In order to identify the salient human rights issues for the JT Group, the assessment was conducted in two aspects, Severity and Likelihood, in line with the UN Guiding Principles on Business and Human Rights. Firstly, we identified the full range of human rights that could potentially be negatively impacted by our activities or through its business relationships. We then prioritized potential negative impacts by using severity and likelihood framework.
The severity of human rights impacts was assessed by the scale, scope, and irremediability of the impacts, which means how grave the impact would be, how widespread the impact would be, and how hard it would be to put right the resulting harm. Based on that framework, we identified the severity of each human rights issue using a scoring system for risk mapping.
In assessing the likelihood of human rights issues in our value chain, the following steps were taken. We analyzed the operations of our entire value chain (in over 130 countries) across five categories; Leaf sourcing, Processing, Manufacturing, Office, and Sales and Marketing. We determined magnitudes of risk for each operational category in each country. We then quantified each risk using environmental and social country indices published by a leading global risk analytics company, and using country indices published by international organizations.
These mapping exercises were carried out for all three of our businesses; tobacco, pharmaceuticals, and processed food. In the consolidated map of those businesses, the issues of high severity and high likelihood were finally identified as salient in the JT Group.
- Child labor
- Environmental impacts
- Fair wage
- Forced labor
- Harassment and gender impacts
- Health and safety
- Health risk
- Non-discrimination and equality
- Working hours
Knowing what our salient issues are has been vital to prioritizing our work. However, this list is not exhaustive. We know that there are other important and novel human rights issues in our value chain. We know we need to keep our salient issues under review in order that we remain focused on the things that matter most.
Read more on “Salient issues” in our Human Rights Report.
Read more on “Salient issues” on JT International sustainability website.
Our human rights due diligence
In line with the UN Guiding Principles, we have made human rights due diligence an essential and integrated part of our business. This enables us to identify and assess actual and potential human rights risks, as stated in our JT Group Human Rights Policy.
Embedding human rights due diligence - which is in part informed by our widely applied Human Rights Impact Assessments - is our responsibility. It helps us to prevent adverse impacts on people and ensure the highest standards of behavior are upheld within our business and value chain.
We have committed to assessing 100% of high-risk countries by 2025.
In addition to the high-risk countries identified, we completed the assessment in Japan where our headquarters and many subsidiary companies are located, given its scale of businesses; tobacco, pharmaceuticals, and processed food. We also conducted the assessment in Switzerland, headquarters of our tobacco business, and also in China and Thailand for our processed food business.
Our commitment to conducting human rights due diligence as part of our human rights policy never wavered during the pandemic. To ensure continuity and protect everyone involved, we tailored our approach in our assessments. One of the ways we have done this is by rolling out human rights self-assessment questionnaires (SAQs). The SAQs is a set of around 100 questions based on JT Group’s human rights due diligence methodology, our operational model, and our salient issues. The responses to these questions are reviewed by both internal and external human rights experts with relevant gaps and risks identified, which the business is able to address through targeted action plans. The extensive deployment of SAQs is a temporary measure for high-risk countries until on-site assessments can be conducted again.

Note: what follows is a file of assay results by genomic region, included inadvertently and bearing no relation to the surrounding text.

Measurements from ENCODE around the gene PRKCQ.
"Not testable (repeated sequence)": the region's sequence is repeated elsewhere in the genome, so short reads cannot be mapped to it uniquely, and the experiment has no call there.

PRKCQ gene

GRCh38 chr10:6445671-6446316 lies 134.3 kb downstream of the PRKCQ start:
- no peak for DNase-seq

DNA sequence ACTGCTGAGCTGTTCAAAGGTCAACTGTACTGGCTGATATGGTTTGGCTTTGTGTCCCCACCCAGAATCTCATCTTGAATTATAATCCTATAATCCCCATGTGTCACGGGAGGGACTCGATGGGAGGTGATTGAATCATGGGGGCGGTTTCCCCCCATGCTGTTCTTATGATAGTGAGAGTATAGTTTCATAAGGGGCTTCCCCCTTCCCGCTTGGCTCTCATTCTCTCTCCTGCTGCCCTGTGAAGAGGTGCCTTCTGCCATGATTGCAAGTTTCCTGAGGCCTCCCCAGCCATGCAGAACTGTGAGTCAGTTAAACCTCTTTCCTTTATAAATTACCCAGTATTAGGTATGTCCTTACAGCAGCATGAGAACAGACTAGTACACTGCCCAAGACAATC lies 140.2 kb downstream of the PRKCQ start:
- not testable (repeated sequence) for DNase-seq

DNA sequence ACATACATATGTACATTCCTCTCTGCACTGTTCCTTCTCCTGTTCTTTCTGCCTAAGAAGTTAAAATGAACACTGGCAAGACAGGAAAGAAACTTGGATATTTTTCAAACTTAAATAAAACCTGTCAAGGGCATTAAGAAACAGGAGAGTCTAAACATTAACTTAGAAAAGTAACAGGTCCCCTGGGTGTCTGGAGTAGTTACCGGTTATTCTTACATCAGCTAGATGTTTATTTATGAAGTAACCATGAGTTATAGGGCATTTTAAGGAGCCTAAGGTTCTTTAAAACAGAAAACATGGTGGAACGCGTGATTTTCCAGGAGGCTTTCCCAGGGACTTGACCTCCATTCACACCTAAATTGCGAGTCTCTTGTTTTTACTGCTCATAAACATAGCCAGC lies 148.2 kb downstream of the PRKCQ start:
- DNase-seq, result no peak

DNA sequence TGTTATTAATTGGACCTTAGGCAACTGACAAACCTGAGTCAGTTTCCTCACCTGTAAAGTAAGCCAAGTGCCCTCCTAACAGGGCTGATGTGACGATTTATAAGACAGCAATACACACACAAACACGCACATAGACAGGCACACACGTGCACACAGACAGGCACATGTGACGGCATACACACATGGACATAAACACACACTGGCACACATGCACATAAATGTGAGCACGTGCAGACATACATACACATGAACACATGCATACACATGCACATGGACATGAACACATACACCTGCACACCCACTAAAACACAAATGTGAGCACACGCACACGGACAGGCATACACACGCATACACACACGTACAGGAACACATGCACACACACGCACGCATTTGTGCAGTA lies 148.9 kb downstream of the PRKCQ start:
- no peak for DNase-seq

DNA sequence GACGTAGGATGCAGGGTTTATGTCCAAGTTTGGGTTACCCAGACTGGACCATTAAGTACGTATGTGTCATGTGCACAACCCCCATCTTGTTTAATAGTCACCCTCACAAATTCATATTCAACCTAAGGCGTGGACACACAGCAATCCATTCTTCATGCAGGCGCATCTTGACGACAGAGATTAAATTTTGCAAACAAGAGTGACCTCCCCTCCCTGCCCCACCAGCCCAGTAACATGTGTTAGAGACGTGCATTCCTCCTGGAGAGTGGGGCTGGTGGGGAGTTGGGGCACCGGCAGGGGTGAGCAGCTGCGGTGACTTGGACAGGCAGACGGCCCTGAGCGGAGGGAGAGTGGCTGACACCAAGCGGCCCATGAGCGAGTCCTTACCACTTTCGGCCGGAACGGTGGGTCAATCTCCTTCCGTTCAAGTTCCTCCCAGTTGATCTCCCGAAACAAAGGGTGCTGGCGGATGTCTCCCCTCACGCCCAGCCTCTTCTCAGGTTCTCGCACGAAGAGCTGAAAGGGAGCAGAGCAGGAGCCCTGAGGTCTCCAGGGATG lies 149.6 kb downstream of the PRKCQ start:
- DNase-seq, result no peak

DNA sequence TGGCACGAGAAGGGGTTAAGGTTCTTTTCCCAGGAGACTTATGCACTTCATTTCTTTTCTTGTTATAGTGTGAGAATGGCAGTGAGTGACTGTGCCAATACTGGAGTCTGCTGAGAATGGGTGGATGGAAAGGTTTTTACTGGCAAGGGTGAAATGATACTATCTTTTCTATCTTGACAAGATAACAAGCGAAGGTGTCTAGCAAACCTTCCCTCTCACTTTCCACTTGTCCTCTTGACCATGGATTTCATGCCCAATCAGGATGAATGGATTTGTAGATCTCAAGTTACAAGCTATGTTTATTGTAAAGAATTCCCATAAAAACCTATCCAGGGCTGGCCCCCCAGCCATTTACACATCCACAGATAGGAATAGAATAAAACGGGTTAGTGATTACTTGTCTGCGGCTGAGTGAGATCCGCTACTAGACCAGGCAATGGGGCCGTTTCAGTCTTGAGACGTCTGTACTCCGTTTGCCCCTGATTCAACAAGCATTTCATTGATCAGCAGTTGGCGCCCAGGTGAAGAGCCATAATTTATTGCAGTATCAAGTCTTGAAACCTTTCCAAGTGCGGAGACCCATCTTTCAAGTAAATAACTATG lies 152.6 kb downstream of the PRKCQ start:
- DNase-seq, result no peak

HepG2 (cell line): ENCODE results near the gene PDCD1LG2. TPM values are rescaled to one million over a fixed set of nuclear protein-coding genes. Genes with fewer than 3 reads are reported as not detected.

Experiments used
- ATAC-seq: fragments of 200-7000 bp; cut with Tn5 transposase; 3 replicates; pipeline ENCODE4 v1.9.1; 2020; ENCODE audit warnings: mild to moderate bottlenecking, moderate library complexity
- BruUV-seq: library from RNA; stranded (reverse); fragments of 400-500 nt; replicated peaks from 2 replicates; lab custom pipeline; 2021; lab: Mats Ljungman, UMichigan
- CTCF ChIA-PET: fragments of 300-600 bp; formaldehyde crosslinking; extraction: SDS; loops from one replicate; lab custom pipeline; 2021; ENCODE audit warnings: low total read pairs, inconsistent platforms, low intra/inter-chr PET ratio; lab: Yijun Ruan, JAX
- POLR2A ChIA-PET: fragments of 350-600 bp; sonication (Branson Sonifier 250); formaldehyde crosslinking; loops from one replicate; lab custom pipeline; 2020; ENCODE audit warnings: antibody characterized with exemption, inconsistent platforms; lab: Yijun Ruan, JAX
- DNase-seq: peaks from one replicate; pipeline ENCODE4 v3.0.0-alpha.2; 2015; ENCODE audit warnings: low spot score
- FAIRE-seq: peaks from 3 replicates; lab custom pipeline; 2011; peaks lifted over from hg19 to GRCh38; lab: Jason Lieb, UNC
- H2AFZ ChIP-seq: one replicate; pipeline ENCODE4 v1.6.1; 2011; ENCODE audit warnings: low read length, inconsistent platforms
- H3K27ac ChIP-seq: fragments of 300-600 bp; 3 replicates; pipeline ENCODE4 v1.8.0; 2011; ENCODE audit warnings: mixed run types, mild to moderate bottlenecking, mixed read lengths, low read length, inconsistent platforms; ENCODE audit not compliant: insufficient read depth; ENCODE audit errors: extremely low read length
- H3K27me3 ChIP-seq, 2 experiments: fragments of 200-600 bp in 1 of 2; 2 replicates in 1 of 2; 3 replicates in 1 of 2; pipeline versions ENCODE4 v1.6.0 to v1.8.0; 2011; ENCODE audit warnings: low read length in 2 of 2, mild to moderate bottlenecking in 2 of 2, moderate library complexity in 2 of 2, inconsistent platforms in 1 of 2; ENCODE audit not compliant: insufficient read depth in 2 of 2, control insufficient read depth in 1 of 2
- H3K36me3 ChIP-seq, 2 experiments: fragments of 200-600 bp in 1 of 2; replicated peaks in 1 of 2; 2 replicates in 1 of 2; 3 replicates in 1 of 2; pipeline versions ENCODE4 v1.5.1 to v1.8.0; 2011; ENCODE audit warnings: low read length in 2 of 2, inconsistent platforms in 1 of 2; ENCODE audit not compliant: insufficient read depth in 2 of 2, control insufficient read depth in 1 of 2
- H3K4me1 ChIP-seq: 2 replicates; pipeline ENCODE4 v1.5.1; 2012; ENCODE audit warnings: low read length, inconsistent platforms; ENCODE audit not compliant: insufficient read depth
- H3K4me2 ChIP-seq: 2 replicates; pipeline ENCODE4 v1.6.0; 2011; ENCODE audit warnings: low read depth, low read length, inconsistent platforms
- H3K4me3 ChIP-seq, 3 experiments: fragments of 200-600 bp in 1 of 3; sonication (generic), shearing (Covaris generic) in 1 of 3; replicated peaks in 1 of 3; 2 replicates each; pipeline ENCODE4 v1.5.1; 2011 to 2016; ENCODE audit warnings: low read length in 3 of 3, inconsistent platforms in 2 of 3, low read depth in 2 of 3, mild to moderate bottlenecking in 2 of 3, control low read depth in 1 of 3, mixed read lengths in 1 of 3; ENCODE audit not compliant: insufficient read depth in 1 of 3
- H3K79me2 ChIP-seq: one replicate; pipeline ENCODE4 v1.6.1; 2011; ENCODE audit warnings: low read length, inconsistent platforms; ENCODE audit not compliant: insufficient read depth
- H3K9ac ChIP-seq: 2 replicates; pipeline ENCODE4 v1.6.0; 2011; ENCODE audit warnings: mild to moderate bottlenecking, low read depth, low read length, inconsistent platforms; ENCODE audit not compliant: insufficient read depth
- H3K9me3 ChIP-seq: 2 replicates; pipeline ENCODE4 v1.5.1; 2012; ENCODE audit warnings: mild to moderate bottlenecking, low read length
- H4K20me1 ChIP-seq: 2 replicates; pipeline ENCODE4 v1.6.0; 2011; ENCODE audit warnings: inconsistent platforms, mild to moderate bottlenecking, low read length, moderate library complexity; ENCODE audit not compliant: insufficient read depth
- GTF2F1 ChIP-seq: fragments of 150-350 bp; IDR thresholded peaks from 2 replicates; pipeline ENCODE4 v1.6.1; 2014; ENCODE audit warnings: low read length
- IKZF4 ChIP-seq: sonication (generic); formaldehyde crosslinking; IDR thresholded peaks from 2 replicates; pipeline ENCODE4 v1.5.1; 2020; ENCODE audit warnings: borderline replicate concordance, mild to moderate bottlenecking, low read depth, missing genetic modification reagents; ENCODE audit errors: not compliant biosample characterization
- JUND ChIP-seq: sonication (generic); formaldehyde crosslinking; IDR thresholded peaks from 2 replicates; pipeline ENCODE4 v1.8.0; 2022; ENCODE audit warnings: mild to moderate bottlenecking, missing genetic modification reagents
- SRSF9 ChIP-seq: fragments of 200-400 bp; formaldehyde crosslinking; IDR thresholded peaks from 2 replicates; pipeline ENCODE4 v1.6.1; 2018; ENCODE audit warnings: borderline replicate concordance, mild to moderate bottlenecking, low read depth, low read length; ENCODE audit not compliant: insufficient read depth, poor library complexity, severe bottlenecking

In 2022, we assessed two new markets: Bolivia and Philippines. In total, we have completed 10 Human Rights Impact Assessments and 19 self-assessment questionnaires across our entire value chain. We also conducted three supply chain impact assessments (SCIAs). By the end of the year, 32 out of 67 (48%) high-risk countries had been assessed. This outcome reflects our commitment to prioritizing assessments in countries where the greatest risks to people lie. It also shows our willingness to go into countries with histories of human rights allegations and assess the on-the-ground reality.
In 2023, we will review our list of high-risk countries to ensure that we prioritize our due diligence efforts by applying a risk-based approach in the countries which have the potential greatest risk to people.
Read more on “Our assessments” in our Human Rights Report.
Human Rights Impact Assessments and self-assessment questionnaires: key findings
Read more on key findings which include one human rights risk identified in each of our assessments, to demonstrate the wide range of issues our stakeholders may face.
For our tobacco business, please refer to “Human rights assessments map” on JT International sustainability website.
For the processed food business, please see below.
Migrant Workers in Japan
Japan’s Technical Intern Training Program was further sensitized to the risk of forced labor by a recent U.S. Trafficking in Persons report. Since we started Human Rights Impact Assessments in our Japan operation (tobacco, pharma, and processed food businesses - including China and Thailand), migrant workers have been identified as the most vulnerable stakeholders who need our special attention.
Read more on how we have addressed a focus on migrant workers in our Human Rights Report.
Our work to promote and respect human rights will evolve and adapt to the changing economic and political context of the countries where we operate. Our approach to human rights due diligence is ongoing, as the risks to human rights may change over time.
We will continue to act where actions are necessary and focus on our human rights priority areas. We will continue to prioritize countries based on a set of risk-based criteria in order to assess our highest-risk countries first.